Clockwise, starting bottom left: Tulameen raspberries 1) in my garden mid-July, 2) swimming in homemade ice cream, 3) sharing counter space with a pint of golden raspberries and 4) calling me to breakfast in the company of cream and sugar.
It may be our ‘gift’ of cloudy skies or the loamy soil kindly left behind by thousand of years of glaciers not staying put, but whatever it is the Pacific Northwest is berry country–a region so well-suited to growing cane fruit, that my blackberry hedgerow is an impenetable wall, formidable enough to block deer and puncture tractor tires. On the kinder, gentler side of berry genetics is the raspberry, an upright cane tame enough for an urban garden and delicious enough that one berry is ample reward (every ten seconds).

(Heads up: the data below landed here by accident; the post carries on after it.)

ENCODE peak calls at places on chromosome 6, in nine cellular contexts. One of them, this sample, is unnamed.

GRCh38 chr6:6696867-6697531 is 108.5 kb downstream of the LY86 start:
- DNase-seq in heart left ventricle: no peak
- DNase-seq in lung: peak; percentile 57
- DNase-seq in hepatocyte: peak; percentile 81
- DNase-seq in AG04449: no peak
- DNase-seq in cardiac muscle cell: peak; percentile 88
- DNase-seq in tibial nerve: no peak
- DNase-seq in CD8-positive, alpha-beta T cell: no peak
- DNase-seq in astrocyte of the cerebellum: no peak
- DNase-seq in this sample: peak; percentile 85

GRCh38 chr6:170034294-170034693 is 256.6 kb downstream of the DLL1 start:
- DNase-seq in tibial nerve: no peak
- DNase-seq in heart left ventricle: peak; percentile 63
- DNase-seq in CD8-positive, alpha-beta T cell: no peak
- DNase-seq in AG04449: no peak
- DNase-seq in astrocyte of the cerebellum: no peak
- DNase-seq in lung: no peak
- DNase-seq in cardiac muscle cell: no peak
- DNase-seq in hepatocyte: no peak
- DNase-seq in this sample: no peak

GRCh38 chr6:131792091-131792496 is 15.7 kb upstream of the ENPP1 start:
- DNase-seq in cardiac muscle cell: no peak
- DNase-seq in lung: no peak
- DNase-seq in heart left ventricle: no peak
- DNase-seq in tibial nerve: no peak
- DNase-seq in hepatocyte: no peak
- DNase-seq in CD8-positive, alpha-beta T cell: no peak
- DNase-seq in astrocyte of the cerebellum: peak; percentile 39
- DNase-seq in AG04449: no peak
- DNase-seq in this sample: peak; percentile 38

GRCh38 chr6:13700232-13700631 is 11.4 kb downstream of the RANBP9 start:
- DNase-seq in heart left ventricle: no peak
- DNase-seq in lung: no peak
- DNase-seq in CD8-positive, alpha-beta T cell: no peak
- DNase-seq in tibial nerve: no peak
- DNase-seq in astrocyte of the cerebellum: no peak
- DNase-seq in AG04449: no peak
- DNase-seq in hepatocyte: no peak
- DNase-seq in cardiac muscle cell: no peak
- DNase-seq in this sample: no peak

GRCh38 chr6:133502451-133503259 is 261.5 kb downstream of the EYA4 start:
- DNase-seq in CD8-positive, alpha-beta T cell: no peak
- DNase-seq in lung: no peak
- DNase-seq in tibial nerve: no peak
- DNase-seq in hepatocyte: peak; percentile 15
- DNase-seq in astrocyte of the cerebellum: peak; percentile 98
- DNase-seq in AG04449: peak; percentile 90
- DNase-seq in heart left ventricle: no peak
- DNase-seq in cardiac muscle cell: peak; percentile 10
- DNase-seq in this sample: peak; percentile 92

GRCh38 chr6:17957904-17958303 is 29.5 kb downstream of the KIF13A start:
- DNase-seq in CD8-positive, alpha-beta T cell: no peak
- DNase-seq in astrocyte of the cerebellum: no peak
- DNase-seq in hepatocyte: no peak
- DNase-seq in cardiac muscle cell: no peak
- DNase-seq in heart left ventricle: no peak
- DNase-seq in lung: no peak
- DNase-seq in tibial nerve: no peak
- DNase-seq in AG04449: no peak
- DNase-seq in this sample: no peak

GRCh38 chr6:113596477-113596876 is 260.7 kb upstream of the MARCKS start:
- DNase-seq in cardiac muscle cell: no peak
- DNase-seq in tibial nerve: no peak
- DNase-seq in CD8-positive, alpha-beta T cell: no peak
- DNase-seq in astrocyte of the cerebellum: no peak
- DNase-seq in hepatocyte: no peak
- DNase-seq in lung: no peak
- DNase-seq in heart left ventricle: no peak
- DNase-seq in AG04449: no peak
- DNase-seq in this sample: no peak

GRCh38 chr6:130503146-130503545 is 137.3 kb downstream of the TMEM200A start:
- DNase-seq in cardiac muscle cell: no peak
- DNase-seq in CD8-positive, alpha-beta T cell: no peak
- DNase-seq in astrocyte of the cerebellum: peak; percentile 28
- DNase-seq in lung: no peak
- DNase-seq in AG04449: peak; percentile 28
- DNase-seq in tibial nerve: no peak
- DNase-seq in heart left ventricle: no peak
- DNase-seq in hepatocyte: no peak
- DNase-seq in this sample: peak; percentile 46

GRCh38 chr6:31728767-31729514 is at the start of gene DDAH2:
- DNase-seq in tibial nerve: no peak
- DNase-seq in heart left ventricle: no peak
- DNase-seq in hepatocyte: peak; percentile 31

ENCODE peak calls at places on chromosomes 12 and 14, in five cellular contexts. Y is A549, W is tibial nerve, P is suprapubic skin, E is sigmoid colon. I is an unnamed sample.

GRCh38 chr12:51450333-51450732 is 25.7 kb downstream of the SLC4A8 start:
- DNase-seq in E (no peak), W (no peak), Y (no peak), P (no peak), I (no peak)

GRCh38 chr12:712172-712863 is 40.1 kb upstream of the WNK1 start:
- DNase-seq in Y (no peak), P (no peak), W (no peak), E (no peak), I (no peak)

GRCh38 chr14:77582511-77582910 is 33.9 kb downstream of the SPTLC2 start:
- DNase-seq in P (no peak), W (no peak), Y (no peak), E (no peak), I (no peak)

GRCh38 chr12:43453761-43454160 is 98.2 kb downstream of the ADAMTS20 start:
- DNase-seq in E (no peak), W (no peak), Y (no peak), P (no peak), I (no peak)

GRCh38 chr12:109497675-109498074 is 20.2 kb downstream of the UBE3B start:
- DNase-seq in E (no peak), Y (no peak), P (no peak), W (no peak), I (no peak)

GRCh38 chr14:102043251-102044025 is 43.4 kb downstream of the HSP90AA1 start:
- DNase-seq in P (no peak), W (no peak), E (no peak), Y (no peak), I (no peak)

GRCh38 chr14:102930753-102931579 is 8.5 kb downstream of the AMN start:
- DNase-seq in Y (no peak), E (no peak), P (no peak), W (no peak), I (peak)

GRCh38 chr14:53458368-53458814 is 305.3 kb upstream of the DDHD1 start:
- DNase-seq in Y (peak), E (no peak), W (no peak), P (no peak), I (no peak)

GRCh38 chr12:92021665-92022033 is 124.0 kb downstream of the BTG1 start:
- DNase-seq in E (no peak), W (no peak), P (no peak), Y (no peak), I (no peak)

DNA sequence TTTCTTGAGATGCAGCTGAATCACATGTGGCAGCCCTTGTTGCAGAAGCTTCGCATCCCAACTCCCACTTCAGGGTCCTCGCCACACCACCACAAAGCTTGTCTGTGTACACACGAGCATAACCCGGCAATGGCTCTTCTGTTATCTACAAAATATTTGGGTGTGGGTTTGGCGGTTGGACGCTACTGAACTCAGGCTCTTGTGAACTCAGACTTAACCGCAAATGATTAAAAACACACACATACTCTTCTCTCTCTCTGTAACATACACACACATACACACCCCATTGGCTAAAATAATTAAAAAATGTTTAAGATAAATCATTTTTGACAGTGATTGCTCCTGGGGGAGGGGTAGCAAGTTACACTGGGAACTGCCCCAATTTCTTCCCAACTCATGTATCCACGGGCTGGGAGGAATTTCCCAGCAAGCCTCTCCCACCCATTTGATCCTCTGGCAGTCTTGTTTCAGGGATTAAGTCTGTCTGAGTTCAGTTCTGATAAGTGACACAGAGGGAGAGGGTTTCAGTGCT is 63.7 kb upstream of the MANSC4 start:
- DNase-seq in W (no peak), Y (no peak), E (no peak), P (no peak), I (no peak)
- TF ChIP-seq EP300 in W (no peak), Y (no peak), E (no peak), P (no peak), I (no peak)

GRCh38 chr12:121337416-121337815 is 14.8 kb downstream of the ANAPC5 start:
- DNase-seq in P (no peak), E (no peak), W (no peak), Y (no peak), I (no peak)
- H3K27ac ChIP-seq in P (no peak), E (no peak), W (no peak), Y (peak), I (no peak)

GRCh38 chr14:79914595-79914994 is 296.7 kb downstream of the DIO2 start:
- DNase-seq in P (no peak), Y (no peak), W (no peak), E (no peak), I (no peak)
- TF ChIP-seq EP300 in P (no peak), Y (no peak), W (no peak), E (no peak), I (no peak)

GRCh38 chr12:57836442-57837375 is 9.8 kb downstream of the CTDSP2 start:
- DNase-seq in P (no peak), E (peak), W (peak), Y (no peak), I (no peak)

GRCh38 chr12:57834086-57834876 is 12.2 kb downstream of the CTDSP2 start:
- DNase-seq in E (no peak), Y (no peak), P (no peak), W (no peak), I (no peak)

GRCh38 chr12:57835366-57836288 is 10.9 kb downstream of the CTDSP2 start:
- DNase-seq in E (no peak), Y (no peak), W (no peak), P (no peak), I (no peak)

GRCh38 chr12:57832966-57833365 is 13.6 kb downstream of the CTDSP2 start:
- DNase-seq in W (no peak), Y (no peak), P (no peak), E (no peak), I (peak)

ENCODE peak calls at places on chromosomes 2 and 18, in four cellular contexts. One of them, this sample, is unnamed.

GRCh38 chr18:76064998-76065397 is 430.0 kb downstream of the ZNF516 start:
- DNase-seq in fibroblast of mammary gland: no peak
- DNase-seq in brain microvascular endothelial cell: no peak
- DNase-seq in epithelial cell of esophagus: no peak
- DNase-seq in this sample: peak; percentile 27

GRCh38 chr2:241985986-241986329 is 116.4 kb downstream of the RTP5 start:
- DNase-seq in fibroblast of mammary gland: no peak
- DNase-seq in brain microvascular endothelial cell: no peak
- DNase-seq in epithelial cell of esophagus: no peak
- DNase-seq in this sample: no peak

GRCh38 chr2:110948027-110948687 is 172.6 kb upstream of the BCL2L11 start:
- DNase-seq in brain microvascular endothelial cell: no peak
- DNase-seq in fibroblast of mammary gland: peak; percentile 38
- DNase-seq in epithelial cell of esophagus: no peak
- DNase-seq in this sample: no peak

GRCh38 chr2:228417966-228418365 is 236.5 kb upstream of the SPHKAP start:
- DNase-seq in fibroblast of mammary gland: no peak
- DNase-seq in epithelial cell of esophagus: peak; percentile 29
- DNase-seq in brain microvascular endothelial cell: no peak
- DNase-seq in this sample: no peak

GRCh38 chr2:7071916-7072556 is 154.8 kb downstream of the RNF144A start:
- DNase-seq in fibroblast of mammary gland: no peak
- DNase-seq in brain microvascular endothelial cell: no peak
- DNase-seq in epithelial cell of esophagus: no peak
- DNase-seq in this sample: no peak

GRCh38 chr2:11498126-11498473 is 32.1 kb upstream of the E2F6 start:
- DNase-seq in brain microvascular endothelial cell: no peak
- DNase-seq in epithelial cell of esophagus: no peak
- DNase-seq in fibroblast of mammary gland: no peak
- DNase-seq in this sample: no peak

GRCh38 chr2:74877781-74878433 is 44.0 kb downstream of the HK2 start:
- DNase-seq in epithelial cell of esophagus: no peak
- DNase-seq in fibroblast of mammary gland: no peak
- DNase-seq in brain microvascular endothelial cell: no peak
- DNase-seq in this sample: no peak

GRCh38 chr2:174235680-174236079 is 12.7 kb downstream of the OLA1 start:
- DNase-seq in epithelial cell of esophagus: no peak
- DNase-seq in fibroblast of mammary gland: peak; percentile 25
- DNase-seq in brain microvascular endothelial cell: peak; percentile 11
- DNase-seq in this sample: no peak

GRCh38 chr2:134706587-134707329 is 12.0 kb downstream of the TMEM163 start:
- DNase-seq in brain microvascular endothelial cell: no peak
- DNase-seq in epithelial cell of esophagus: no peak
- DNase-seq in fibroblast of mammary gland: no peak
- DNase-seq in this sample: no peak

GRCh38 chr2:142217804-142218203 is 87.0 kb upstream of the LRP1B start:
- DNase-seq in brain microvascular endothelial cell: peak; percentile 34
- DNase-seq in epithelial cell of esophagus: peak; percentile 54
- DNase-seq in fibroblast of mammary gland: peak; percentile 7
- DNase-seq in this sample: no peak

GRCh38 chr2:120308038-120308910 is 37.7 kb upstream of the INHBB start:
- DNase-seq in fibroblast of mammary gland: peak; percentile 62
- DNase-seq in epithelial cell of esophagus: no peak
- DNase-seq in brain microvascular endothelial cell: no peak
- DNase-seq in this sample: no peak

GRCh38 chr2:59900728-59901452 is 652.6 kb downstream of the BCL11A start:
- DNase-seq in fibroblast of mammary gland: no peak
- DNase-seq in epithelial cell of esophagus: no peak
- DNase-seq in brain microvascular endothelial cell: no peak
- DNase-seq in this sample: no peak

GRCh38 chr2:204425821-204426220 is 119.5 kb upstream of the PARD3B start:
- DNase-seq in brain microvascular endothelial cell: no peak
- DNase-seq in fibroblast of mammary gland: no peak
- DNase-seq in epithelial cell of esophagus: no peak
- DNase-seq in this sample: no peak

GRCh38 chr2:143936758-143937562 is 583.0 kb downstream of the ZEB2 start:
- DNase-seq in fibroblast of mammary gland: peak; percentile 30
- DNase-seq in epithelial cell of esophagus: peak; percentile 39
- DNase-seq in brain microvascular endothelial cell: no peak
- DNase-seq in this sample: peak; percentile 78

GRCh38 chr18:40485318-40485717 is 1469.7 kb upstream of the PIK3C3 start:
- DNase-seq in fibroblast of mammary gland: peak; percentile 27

What’s the best raspberry to plant? My favorite variety (hands down) is the Tulameen raspberry. It grows in a clumping fashion, has minimal thorns and produces berries the size of cherries that yield to a gentle pull when harvested. They keep and freeze well, but in my kitchen lack of willpower keeps them a stranger to cold storage. They seem just as delicious on ice cream as on whipped cream as on your palm awaiting to be plucked up and popped into your mouth. If your garden is missing Tulameen raspberries, you’re missing an opportunity for a juicy summer treat.